Newspaper article The Christian Science Monitor

Army Brass Rattled by Ties of Soldiers to White Supremacists

Newspaper article The Christian Science Monitor

Army Brass Rattled by Ties of Soldiers to White Supremacists

Article excerpt

THE US Army is looking into how many of its 510,000 soldiers are members of racial hate groups - but it is unlikely to find the force riddled with such extremists.

Civil rights activists and academics who monitor the white-supremacy movement say that as far as they can determine, the percentage of organized bigots in the Army - and the military as a whole - is no different from that of the general US population. Citing the all-volunteer Army's success at integration, some say the percentage could even be lower.

But independent experts and Defense Department officials say the numbers are not as important as the fact that there are any hate-group members in the military at all. Such soldiers not only damage the Army's image and endanger their units' cohesion and morale but also have access to weapons, ammunition, and training.

"It only took a few people to blow up the {federal} building in Oklahoma City," says Mary Maumey, research director at the Center for Democratic Renewal in Atlanta. "It's important for the military not only to investigate, but to take a pro-active approach."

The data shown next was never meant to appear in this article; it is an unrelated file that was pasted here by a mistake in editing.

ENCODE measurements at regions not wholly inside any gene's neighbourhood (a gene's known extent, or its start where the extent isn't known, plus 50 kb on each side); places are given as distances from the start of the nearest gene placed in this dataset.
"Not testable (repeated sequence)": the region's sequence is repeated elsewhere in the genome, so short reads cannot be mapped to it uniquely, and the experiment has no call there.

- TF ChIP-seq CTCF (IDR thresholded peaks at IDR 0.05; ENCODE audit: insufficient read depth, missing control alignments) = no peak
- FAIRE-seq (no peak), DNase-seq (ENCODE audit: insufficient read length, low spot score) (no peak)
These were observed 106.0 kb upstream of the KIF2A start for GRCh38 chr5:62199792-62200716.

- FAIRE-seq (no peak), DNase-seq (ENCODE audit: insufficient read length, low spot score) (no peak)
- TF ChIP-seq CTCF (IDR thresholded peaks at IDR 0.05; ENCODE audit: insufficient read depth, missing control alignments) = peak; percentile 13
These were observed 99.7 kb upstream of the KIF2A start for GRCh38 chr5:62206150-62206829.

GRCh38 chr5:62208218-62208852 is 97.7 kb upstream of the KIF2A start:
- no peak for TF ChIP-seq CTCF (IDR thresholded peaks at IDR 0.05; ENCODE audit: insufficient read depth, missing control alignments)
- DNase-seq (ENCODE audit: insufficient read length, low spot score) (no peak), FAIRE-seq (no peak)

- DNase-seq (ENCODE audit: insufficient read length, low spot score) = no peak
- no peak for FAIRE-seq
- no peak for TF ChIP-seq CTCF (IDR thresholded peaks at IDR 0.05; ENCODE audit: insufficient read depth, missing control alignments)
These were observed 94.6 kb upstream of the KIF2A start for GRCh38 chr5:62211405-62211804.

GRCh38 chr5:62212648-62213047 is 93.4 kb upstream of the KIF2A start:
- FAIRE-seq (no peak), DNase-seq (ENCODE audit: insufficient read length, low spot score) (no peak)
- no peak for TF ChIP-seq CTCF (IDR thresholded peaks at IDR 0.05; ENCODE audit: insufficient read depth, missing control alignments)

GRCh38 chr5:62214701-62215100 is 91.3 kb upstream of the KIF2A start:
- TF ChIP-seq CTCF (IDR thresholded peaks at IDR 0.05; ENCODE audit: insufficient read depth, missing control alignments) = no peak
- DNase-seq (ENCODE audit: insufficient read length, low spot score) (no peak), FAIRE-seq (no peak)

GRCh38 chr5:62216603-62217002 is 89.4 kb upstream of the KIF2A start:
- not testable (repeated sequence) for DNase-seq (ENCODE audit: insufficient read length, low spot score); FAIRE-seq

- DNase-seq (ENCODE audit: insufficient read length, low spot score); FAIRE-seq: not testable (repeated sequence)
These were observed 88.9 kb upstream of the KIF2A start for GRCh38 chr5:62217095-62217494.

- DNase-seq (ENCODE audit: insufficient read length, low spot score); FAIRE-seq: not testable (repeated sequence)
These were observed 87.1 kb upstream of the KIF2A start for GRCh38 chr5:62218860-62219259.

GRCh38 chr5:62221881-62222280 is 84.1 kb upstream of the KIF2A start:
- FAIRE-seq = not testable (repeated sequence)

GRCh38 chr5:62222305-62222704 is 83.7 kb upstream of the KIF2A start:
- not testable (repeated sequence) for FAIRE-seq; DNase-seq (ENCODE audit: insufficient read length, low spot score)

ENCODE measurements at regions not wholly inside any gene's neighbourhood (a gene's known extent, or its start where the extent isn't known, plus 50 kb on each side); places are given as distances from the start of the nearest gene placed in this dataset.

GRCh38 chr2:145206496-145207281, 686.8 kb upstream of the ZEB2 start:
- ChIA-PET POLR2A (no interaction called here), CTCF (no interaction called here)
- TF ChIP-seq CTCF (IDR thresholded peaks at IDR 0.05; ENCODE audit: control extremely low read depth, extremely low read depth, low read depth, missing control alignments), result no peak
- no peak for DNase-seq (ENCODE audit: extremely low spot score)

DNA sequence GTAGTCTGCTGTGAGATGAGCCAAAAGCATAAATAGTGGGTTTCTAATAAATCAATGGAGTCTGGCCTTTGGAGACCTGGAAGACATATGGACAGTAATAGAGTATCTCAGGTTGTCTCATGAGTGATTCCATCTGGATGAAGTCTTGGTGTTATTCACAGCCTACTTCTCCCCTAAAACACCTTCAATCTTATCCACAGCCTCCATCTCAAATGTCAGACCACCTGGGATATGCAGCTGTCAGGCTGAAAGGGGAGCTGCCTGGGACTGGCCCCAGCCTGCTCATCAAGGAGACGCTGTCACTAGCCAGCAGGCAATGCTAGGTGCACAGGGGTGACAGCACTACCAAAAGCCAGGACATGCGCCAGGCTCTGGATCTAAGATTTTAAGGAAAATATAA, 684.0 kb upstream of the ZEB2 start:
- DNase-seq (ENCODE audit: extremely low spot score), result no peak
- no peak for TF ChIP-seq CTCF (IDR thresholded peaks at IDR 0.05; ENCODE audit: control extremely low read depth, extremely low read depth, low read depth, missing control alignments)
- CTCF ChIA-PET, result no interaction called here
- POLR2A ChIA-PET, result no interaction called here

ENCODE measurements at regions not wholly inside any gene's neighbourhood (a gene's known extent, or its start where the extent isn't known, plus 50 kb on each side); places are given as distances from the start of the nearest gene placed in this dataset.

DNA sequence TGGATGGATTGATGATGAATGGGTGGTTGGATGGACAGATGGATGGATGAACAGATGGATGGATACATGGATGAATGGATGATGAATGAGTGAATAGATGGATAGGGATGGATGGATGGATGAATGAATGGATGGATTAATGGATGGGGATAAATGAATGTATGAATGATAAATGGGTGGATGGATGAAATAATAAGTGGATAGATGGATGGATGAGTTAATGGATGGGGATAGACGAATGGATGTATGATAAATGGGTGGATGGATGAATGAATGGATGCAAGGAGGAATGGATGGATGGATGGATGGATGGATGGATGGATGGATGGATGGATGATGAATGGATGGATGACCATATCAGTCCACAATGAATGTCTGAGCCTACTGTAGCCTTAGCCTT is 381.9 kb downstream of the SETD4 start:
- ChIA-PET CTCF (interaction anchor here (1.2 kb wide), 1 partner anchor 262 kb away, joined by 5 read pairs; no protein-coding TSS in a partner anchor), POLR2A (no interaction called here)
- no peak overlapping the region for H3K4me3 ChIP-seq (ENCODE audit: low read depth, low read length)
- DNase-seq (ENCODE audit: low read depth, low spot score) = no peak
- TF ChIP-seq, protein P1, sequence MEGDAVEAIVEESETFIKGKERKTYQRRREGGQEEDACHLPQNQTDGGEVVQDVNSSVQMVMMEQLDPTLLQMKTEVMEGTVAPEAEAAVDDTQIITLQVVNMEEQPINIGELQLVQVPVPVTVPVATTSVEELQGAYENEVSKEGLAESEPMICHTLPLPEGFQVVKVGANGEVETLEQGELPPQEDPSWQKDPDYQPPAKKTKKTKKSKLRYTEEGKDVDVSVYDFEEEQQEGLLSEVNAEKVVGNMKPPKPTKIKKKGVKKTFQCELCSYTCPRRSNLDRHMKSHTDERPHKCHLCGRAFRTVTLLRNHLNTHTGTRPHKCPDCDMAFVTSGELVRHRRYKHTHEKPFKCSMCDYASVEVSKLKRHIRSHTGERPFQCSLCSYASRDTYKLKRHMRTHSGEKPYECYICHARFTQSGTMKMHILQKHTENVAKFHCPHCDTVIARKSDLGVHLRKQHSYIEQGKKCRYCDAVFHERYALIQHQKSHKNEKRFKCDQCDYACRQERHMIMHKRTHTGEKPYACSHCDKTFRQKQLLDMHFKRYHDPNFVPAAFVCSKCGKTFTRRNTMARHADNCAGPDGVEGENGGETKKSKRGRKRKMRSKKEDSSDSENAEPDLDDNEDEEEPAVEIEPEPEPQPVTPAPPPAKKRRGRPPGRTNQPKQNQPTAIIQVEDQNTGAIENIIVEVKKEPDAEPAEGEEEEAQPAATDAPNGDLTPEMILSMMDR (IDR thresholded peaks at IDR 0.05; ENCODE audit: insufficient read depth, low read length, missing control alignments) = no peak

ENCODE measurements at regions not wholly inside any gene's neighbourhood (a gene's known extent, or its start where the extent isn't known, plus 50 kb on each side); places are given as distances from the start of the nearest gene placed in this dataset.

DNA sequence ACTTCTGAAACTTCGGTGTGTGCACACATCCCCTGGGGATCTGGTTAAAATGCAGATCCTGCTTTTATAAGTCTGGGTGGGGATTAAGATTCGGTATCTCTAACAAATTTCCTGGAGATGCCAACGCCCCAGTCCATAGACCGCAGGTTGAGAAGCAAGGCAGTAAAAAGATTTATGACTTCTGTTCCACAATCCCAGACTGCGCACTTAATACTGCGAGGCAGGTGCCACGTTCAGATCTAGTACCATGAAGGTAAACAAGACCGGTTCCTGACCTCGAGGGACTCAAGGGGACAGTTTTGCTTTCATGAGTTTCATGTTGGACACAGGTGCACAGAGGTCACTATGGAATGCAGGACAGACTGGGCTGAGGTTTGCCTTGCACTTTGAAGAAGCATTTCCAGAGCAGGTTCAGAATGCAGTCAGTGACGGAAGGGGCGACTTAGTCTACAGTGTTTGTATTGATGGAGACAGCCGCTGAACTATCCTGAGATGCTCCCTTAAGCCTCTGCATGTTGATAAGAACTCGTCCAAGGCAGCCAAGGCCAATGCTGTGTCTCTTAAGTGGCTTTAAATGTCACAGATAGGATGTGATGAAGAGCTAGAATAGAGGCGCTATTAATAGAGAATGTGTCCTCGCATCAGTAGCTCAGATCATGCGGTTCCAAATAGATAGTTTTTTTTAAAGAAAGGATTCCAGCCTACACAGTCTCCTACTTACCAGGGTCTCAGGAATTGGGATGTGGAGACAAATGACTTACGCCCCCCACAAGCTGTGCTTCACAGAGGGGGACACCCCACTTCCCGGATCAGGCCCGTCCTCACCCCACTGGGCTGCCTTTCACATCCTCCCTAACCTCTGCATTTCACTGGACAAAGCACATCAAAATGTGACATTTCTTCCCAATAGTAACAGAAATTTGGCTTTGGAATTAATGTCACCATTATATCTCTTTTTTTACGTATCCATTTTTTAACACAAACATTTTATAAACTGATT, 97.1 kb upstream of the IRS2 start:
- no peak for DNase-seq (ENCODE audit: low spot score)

Secretary of the Army Togo West announced last week that the Army would investigate hate-group membership among its troops in the wake of the Dec. 7 slayings of a black man and woman in Fayetteville, N.C. Three white soldiers of the elite 82nd Airborne Division, based at nearby Fort Bragg, were charged in connection with the murders, assessed by police as random and race-motivated.

Maj. Gen. Larry Jordan, the Army's deputy inspector general, is conducting the investigation and is to submit his findings by March 1.

Police say the three suspects in the Fayetteville murders were self-styled neo-Nazis. A search of a private room rented off base by one suspect, Pvt. James Norman Burmeister II, found racist literature, a Nazi flag, a bombmaking manual, and weapons, police say. Newspaper reports quoted one of Private Burmeister's former barrack-mates as saying he had pinned the flag above his bed at Fort Bragg before he moved off base.

Infiltration by hate groups

The slayings focused fresh attention on the question of infiltration of the military by hate groups. The issue was last raised after the Oklahoma City bombing. The suspects in the April 19 attack that killed some 200 people, Timothy McVeigh and Terry Nichols, served together in the 1st Infantry Division at Fort Riley, Kan., and reportedly shared right-wing views and had links to antigovernment militias.

Army regulations prohibit soldiers from "active" membership in racist groups. …

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